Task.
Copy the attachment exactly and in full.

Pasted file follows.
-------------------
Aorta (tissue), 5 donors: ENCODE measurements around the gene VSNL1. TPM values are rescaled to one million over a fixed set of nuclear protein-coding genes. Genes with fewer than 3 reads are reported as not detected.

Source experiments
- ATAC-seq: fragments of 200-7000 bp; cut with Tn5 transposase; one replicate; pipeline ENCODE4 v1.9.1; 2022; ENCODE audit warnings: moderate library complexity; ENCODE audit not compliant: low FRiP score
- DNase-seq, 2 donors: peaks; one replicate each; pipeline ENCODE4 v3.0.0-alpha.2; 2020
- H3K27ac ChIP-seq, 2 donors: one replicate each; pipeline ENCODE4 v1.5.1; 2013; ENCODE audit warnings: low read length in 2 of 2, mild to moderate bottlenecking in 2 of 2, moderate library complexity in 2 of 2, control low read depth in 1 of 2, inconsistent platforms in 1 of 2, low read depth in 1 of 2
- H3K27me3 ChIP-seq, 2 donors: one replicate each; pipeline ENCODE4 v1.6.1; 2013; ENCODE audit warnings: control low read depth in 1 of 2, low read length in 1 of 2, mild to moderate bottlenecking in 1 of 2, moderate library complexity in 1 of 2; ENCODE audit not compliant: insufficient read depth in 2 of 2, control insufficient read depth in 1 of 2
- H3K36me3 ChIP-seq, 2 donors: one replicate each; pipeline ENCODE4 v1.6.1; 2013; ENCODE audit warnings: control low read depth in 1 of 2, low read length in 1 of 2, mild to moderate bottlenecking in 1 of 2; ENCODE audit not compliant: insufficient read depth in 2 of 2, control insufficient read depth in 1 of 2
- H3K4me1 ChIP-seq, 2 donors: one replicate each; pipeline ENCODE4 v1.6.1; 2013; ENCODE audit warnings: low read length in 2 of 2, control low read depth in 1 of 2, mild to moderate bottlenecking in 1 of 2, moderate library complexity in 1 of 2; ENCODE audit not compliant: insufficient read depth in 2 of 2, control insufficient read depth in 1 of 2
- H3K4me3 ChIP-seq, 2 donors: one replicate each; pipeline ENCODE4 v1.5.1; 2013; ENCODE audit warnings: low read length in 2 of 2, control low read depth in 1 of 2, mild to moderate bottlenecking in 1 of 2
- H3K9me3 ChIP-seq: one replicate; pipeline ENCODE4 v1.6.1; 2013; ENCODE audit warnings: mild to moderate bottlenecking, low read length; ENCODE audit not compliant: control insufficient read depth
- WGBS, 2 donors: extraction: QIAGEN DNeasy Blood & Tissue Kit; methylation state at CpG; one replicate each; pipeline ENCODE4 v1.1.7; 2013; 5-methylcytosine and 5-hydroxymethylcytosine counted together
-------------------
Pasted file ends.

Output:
Aorta (tissue), 5 donors: ENCODE measurements around the gene VSNL1. TPM values are rescaled to one million over a fixed set of nuclear protein-coding genes. Genes with fewer than 3 reads are reported as not detected.

Source experiments
- ATAC-seq: fragments of 200-7000 bp; cut with Tn5 transposase; one replicate; pipeline ENCODE4 v1.9.1; 2022; ENCODE audit warnings: moderate library complexity; ENCODE audit not compliant: low FRiP score
- DNase-seq, 2 donors: peaks; one replicate each; pipeline ENCODE4 v3.0.0-alpha.2; 2020
- H3K27ac ChIP-seq, 2 donors: one replicate each; pipeline ENCODE4 v1.5.1; 2013; ENCODE audit warnings: low read length in 2 of 2, mild to moderate bottlenecking in 2 of 2, moderate library complexity in 2 of 2, control low read depth in 1 of 2, inconsistent platforms in 1 of 2, low read depth in 1 of 2
- H3K27me3 ChIP-seq, 2 donors: one replicate each; pipeline ENCODE4 v1.6.1; 2013; ENCODE audit warnings: control low read depth in 1 of 2, low read length in 1 of 2, mild to moderate bottlenecking in 1 of 2, moderate library complexity in 1 of 2; ENCODE audit not compliant: insufficient read depth in 2 of 2, control insufficient read depth in 1 of 2
- H3K36me3 ChIP-seq, 2 donors: one replicate each; pipeline ENCODE4 v1.6.1; 2013; ENCODE audit warnings: control low read depth in 1 of 2, low read length in 1 of 2, mild to moderate bottlenecking in 1 of 2; ENCODE audit not compliant: insufficient read depth in 2 of 2, control insufficient read depth in 1 of 2
- H3K4me1 ChIP-seq, 2 donors: one replicate each; pipeline ENCODE4 v1.6.1; 2013; ENCODE audit warnings: low read length in 2 of 2, control low read depth in 1 of 2, mild to moderate bottlenecking in 1 of 2, moderate library complexity in 1 of 2; ENCODE audit not compliant: insufficient read depth in 2 of 2, control insufficient read depth in 1 of 2
- H3K4me3 ChIP-seq, 2 donors: one replicate each; pipeline ENCODE4 v1.5.1; 2013; ENCODE audit warnings: low read length in 2 of 2, control low read depth in 1 of 2, mild to moderate bottlenecking in 1 of 2
- H3K9me3 ChIP-seq: one replicate; pipeline ENCODE4 v1.6.1; 2013; ENCODE audit warnings: mild to moderate bottlenecking, low read length; ENCODE audit not compliant: control insufficient read depth
- WGBS, 2 donors: extraction: QIAGEN DNeasy Blood & Tissue Kit; methylation state at CpG; one replicate each; pipeline ENCODE4 v1.1.7; 2013; 5-methylcytosine and 5-hydroxymethylcytosine counted together